• Friendship – It’s incredible to have a life full of friendships. (Or as a co-worker calls them, “Adam’s bromances and brarriages.”) While having a bunch of great friendships is huge to me… nothing has made me more excited than to see Kristen develop some deep friendships with a few women in our community group.
  • Real food – We’ve far exceeded our desire to buy/grow 25% of our food from organic sources in 2010. While it might not sound immediately like a step towards simplicity: Going to the farmers market (and even visiting the farm where our food comes from) has not only connected us to where our food comes from– we feel a lot better. There’s nothing finer than enjoying a salad or eating fruit that you’ve grown yourself.
  • Acting on convictions – Putting what you believe to action really is a step towards simplicity. That might not sink in at first, but remember that regrets and the conflict caused by sitting idly on your convictions creates stressful complexity. All year long I’ve asked myself, “Am I making the most of this opportunity? Am I acting on my convictions? Will I regret it if I don’t say that?”
  • Towards a small world – No doubt, I have many friendships all around the country and around the world. But taking the step to try to focus some of that energy onto the block we live has been rewarding. We’re looking to allocate more of our time/resources towards that in 2011.
  • Journalling – I’m headed into my seventh year of journalling my life online. This little discipline has transformed my life. It’s really interesting when I interact with people who are thinking about starting a blog. “When will I have the time? What will I say? Will people read it?” I come at it daily with the exact opposite thoughts. The time I spend journalling brings me life. What I write just comes out of my life. And I don’t care if anyone reads it.

It’s funny how simplicity is different for everyone. When I think of my life, filled with a calendar full of meetings, digital gadgets, hours online per day, on and on… I still consider it grounded in simplicity. Perhaps that makes me a digital simpleton?

I don’t have grandiose plans to drive this further in 2011. With baby #3 coming soon I think we’ll just be happy to hold on to the progress we’ve made in 2010. You know, keep it simple.

What steps towards simplicity are you taking? What are things you’d challenge me towards in 2011?

Categories
hmm... thoughts

Living la vida simple

I think Ricky Martin had it wrong. While living la vida loca (the crazy life) looks attractive to the bored, I prefer to set my sights on living la vida simple. (the simple life)

As crazy as things seem, feel, or appear– I do live a pretty simple life. A life that is satisfying in its simple pleasures.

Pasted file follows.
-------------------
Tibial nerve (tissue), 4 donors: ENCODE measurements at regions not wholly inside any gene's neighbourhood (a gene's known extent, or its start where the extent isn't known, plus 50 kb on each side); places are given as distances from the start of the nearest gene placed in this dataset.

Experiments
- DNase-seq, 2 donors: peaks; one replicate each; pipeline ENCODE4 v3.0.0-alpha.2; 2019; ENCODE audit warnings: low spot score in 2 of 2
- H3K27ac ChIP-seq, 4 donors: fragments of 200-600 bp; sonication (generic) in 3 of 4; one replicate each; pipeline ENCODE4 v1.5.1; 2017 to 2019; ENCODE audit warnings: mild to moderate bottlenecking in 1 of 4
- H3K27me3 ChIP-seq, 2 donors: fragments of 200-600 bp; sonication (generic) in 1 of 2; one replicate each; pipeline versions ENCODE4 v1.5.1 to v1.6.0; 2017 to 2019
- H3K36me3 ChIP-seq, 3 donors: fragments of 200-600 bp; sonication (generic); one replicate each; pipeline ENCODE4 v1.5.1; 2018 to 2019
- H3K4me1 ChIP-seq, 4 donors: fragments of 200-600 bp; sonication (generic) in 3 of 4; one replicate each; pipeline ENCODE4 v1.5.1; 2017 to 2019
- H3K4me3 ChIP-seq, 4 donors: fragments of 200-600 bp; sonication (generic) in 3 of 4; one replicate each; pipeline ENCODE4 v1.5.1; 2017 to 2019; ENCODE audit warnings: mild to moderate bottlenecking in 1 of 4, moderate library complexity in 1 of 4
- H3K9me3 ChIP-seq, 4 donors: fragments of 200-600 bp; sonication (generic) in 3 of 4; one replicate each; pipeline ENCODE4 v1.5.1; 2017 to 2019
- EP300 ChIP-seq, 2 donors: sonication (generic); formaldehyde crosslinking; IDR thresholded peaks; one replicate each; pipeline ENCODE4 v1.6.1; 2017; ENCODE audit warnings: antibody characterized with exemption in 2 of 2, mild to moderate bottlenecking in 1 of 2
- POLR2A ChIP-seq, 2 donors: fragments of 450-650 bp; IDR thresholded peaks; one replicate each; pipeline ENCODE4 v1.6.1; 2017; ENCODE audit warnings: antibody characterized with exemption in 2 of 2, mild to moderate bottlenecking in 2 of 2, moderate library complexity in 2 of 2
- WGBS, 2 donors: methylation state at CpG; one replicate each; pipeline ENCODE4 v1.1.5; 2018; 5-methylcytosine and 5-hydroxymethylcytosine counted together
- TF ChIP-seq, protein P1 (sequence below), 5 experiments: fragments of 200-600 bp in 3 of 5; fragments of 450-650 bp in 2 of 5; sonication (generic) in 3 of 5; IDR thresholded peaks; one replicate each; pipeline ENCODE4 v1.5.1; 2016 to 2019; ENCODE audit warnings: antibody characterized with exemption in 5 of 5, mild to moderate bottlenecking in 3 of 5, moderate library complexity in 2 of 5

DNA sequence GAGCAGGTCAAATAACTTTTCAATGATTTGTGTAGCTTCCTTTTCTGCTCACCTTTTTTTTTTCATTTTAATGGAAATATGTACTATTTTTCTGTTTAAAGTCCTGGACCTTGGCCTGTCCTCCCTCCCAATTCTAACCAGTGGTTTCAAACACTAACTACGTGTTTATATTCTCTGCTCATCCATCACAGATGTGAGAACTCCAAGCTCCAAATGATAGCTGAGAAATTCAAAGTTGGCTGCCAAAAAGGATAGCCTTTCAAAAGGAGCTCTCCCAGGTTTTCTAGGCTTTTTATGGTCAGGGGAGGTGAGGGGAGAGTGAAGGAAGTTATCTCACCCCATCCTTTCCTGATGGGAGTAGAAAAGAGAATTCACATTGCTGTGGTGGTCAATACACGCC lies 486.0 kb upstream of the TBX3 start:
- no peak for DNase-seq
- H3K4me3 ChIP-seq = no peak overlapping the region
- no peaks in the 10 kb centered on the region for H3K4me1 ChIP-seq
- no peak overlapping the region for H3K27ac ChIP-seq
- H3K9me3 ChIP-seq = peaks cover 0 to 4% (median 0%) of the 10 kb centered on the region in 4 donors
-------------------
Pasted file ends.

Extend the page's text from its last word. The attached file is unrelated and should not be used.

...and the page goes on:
Weekends give glimpses into these pleasures.

  • Near agenda-less. There are things to do, but it’s far from the frantic pace of Monday – Friday.
  • Sleeping in. (That means until 6:30, pretty lame, but that’s as late as I can sleep.)
  • Going to the farmers market and discovering new smells and flavors. (Our kids suddenly love pomegranates)
  • Sharing the intimacy of talking about nothing with Kristen over a cup of tea.
  • Watering, weeding, and pruning in the garden.
  • Spending way too much time observing your cat hunting or the hummingbirds feeding.
  • Lounging in our pajamas well past 9 am.
  • Staying up late to watch a movie.
  • Walking around Costco to pick up a couple things, but mostly to score samples.
  • Taking the dog for a walk.
  • Cutting the grass. (Which feels weird to do in November, but our grass just started growing.)
  • Debating when the citrus will ripen so we can start gorging on mandarins.
  • Wrestling, chasing, and teasing the kids.

It’s funny, isn’t it?

Ironic to be exact.

I struggle to find satisfaction even in these things which are completely satisfying in and of themselves.

And I remind myself:

Life isn’t perfect. Compare the simplicity of these things against the weight of the life I deserve.

Now things start to feel perfectly satisfactory to me.

Categories
Church Leadership

How come?

I was reading a couple ministry blogs this morning who were talking about worship services they either produce or visited. I don’t need to link to them as they are easy enough to find.

Now that we go to a church with zero theatrics… and new people still come, and people still worship, and people still experience faith for the first time, and people still get connected, and people still give, and people are ever happy with our service!

It made me wonder… how come people always want to do more with their worship services and not less?

Why don’t bloggers brag about using one less camera man? One less drummer? One less actor? One less video screen? One less smoke machine? One less lighting board?

Why is more noteworthy and less not?

Why does over-the-top = excellence in worship?

I have my theories as to why this happens in America, England, and Australia but few other places in the world. But I’ll just ask my friends… why is this so? Am I the only one who is annoyed by the logic that more = blessing, less = curse in the church? Am I the only one that finds massive theatrical production odd for “church?” Am I the only one who wonders how odd it must be for visitors to walk into a theater fit for a broadway production of Rent?